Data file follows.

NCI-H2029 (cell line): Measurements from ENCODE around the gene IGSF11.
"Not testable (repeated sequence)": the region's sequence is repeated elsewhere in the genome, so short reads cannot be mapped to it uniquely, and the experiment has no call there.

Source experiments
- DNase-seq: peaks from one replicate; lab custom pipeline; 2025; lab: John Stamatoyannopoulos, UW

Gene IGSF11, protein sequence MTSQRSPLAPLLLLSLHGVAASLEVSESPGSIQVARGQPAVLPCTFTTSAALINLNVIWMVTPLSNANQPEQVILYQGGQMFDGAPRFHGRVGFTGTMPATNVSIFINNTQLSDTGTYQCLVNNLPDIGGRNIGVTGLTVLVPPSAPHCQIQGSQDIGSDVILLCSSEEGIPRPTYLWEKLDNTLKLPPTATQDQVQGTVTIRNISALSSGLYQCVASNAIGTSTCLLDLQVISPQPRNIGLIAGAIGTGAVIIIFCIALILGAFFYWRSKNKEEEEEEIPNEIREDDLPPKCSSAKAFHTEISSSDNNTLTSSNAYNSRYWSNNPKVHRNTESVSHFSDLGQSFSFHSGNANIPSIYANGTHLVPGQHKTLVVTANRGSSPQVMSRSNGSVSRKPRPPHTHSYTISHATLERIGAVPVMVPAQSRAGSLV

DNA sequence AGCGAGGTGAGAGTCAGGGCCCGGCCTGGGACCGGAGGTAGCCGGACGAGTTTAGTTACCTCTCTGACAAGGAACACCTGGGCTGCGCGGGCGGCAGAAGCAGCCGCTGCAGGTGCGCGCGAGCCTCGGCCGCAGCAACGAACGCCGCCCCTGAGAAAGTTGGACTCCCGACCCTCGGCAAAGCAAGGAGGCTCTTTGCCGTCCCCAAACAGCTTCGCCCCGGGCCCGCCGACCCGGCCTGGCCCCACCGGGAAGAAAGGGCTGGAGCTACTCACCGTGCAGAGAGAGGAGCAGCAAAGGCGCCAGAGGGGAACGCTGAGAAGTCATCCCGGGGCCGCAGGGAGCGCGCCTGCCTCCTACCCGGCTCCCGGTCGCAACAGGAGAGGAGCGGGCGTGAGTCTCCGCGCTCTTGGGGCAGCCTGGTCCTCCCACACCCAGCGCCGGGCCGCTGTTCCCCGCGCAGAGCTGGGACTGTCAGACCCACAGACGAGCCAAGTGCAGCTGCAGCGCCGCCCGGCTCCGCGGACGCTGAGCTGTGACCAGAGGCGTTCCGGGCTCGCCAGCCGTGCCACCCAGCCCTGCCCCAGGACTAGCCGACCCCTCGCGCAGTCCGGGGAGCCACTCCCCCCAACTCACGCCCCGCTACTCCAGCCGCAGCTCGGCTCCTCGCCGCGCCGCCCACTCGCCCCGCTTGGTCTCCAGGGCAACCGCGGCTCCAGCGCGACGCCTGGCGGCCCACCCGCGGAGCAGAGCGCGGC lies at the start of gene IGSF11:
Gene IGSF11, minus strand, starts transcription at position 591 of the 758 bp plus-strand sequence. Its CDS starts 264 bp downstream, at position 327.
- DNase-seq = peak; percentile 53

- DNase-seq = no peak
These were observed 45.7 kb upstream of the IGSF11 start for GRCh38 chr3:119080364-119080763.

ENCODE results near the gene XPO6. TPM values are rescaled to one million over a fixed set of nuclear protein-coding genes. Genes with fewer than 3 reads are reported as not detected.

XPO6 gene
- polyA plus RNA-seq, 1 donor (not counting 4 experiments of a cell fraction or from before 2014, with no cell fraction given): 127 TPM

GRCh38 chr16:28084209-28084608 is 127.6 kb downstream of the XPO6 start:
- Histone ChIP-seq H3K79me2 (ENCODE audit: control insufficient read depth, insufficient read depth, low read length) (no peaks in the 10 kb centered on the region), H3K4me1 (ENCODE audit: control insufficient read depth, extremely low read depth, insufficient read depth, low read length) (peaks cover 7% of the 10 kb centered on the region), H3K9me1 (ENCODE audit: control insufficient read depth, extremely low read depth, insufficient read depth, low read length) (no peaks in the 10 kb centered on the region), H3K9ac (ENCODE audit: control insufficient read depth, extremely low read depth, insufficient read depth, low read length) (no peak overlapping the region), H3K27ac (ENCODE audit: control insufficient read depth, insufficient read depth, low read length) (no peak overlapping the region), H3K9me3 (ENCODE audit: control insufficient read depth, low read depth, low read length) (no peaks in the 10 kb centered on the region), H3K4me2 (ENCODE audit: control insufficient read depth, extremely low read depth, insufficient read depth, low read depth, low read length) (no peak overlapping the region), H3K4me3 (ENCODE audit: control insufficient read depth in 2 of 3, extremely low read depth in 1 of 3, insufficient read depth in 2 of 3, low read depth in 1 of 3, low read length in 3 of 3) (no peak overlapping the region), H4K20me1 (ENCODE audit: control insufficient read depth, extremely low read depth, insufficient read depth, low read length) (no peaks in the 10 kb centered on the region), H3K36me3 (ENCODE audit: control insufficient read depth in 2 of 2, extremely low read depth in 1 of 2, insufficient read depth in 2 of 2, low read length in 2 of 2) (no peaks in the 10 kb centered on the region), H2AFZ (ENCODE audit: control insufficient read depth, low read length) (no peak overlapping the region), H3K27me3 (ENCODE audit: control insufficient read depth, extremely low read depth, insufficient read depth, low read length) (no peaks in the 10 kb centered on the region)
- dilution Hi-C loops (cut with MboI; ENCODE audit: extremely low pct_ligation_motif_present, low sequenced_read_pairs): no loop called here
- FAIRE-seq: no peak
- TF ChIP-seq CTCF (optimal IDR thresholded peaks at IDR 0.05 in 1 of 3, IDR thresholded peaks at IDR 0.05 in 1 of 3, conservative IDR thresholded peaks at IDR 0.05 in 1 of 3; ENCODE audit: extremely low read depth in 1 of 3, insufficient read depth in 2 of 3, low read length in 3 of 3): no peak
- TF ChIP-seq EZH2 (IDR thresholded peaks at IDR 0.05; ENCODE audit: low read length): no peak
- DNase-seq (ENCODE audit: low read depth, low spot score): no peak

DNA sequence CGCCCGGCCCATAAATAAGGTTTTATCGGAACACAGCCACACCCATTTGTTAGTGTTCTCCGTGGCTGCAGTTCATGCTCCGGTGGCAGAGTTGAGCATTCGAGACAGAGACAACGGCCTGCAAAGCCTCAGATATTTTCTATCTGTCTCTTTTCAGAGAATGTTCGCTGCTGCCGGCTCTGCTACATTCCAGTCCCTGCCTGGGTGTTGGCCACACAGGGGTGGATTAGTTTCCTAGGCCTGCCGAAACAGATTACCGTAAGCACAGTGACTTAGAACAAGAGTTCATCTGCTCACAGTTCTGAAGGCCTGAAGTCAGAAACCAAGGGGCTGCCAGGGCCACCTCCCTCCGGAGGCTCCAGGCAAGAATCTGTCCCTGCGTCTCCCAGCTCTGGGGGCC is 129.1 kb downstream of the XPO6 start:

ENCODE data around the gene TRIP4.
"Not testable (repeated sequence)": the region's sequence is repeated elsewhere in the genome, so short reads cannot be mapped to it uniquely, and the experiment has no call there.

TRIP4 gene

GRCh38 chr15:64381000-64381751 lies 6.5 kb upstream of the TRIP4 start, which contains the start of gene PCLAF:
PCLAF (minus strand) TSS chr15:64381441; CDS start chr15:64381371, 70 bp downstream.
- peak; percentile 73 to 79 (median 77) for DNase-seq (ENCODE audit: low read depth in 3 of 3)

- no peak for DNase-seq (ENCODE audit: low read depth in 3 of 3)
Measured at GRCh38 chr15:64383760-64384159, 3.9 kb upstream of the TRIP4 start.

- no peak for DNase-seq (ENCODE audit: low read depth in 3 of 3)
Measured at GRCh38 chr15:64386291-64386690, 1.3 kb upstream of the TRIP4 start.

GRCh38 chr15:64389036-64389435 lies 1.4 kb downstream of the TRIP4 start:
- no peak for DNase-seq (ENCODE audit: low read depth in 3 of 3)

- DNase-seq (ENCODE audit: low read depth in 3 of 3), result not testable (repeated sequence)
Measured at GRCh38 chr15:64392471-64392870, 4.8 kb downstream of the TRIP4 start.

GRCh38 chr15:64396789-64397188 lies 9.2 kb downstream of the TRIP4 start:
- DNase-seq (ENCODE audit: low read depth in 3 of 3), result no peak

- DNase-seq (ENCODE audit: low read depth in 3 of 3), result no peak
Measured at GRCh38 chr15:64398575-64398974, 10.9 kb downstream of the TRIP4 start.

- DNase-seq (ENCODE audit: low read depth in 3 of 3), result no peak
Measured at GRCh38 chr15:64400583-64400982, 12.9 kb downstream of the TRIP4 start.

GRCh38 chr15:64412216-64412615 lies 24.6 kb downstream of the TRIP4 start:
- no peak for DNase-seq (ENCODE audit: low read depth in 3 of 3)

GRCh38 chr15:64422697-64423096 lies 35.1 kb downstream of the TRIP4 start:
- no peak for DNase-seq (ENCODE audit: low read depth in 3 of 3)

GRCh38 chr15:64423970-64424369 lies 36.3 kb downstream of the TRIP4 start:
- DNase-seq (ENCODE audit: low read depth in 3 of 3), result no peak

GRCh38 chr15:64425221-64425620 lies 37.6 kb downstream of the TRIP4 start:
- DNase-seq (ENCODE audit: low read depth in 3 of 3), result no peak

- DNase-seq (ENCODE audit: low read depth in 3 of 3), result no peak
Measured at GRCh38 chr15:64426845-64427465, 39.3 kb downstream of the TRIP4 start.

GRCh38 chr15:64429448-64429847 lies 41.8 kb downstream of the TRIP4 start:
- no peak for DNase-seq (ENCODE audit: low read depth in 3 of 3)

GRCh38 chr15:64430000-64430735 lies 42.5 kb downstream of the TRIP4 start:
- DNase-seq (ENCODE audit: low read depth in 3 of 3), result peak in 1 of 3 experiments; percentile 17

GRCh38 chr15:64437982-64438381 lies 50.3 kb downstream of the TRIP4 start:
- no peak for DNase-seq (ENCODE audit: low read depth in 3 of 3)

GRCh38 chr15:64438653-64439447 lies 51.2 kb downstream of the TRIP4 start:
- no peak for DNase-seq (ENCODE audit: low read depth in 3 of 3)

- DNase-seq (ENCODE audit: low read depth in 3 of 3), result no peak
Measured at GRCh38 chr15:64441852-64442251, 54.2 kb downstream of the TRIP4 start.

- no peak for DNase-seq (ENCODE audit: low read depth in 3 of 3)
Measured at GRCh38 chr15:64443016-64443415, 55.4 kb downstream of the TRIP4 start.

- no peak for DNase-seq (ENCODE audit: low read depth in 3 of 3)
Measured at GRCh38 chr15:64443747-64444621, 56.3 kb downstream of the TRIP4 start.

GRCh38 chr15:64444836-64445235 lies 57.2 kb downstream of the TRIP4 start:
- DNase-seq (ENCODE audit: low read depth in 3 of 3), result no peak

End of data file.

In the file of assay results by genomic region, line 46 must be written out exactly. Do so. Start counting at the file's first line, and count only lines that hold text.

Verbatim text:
GRCh38 chr15:64423970-64424369 lies 36.3 kb downstream of the TRIP4 start: